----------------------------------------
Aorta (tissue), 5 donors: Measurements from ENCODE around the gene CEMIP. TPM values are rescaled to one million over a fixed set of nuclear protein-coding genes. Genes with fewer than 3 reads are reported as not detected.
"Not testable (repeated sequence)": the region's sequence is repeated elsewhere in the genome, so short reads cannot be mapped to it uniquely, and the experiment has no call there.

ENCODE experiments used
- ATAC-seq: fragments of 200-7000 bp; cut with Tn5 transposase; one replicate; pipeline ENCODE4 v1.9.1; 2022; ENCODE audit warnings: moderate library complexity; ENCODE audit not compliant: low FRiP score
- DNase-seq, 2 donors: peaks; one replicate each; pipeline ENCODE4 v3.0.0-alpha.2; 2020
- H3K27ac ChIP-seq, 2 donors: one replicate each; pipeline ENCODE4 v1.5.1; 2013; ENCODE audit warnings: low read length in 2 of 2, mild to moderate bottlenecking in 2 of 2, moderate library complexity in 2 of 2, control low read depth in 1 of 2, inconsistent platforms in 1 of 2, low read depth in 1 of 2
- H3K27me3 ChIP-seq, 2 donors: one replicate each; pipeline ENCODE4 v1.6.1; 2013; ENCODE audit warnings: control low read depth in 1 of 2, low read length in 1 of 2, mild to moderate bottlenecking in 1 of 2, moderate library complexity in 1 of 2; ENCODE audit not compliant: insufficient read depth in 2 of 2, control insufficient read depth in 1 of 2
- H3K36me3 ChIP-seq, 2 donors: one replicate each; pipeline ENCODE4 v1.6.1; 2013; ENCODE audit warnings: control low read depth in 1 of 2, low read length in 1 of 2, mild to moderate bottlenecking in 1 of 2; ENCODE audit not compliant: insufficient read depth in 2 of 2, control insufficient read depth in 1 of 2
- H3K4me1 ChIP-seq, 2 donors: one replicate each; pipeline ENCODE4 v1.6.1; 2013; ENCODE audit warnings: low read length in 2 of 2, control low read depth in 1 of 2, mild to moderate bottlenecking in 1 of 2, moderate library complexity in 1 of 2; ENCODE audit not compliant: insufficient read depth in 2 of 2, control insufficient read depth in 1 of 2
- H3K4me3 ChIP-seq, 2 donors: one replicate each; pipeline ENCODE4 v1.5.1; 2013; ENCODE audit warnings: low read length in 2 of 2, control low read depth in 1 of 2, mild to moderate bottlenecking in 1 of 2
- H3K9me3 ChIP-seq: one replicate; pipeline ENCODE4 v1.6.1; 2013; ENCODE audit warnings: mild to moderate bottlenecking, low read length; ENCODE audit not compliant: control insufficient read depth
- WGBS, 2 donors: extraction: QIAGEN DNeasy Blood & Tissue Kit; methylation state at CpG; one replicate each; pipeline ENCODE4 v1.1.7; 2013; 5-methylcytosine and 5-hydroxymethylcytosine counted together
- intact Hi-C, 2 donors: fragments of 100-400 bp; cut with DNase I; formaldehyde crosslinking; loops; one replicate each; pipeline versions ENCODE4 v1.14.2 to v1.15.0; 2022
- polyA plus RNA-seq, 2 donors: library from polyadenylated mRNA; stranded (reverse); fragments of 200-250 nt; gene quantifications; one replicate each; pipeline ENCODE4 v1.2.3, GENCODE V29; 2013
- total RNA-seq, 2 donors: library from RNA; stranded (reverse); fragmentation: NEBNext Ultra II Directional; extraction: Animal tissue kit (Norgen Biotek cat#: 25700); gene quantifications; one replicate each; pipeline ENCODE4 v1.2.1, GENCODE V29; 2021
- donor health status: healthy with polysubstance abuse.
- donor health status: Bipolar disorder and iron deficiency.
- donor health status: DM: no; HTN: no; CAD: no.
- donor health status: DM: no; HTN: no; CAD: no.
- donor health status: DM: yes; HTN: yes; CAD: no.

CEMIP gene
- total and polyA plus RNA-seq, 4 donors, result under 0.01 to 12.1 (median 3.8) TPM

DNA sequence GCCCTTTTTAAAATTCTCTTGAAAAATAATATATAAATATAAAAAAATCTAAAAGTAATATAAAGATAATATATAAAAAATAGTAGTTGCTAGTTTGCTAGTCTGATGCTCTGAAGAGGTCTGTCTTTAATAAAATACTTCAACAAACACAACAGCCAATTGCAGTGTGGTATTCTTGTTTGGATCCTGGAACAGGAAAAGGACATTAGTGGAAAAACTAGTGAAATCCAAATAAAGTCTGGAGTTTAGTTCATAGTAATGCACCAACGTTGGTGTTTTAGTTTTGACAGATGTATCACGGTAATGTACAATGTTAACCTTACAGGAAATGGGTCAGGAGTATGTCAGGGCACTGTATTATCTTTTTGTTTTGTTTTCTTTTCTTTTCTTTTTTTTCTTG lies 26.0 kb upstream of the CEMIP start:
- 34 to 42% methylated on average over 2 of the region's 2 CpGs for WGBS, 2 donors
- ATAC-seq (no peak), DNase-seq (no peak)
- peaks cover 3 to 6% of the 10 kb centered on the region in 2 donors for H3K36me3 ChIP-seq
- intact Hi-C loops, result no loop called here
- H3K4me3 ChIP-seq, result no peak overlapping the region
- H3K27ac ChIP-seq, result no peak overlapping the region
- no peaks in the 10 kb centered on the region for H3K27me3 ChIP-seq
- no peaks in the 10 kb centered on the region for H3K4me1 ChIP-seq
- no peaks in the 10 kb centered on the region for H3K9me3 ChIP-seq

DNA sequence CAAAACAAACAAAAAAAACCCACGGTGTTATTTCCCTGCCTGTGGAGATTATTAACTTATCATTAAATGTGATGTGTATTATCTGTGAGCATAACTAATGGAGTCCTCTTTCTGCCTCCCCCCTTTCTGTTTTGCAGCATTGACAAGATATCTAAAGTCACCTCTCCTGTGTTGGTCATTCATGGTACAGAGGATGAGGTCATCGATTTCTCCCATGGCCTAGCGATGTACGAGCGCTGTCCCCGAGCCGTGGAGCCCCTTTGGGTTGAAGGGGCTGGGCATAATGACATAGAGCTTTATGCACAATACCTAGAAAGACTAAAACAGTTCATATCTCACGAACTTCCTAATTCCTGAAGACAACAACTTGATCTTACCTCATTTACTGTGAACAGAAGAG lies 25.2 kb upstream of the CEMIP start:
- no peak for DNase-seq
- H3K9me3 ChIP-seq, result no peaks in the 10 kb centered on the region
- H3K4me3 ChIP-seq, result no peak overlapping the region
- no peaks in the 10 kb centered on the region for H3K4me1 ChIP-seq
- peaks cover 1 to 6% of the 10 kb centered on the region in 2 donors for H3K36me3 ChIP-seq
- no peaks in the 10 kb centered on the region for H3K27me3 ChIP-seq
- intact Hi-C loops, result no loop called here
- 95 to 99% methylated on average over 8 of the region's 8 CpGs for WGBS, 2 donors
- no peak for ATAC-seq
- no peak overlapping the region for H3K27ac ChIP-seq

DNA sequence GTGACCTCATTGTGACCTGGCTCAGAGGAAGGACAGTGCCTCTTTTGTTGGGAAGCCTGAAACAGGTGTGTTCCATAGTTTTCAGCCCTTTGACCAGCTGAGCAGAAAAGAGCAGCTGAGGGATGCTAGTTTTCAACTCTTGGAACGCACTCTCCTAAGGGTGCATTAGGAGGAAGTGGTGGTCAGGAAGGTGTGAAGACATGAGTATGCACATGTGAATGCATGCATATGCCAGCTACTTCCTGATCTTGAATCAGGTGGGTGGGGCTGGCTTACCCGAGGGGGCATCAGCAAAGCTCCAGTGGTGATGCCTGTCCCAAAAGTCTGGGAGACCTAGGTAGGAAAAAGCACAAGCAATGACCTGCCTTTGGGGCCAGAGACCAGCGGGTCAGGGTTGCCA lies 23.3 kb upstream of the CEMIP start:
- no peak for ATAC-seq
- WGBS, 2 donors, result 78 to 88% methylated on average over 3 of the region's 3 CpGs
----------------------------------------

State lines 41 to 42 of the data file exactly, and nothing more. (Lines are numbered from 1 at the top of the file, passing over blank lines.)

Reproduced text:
- 95 to 99% methylated on average over 8 of the region's 8 CpGs for WGBS, 2 donors
- no peak for ATAC-seq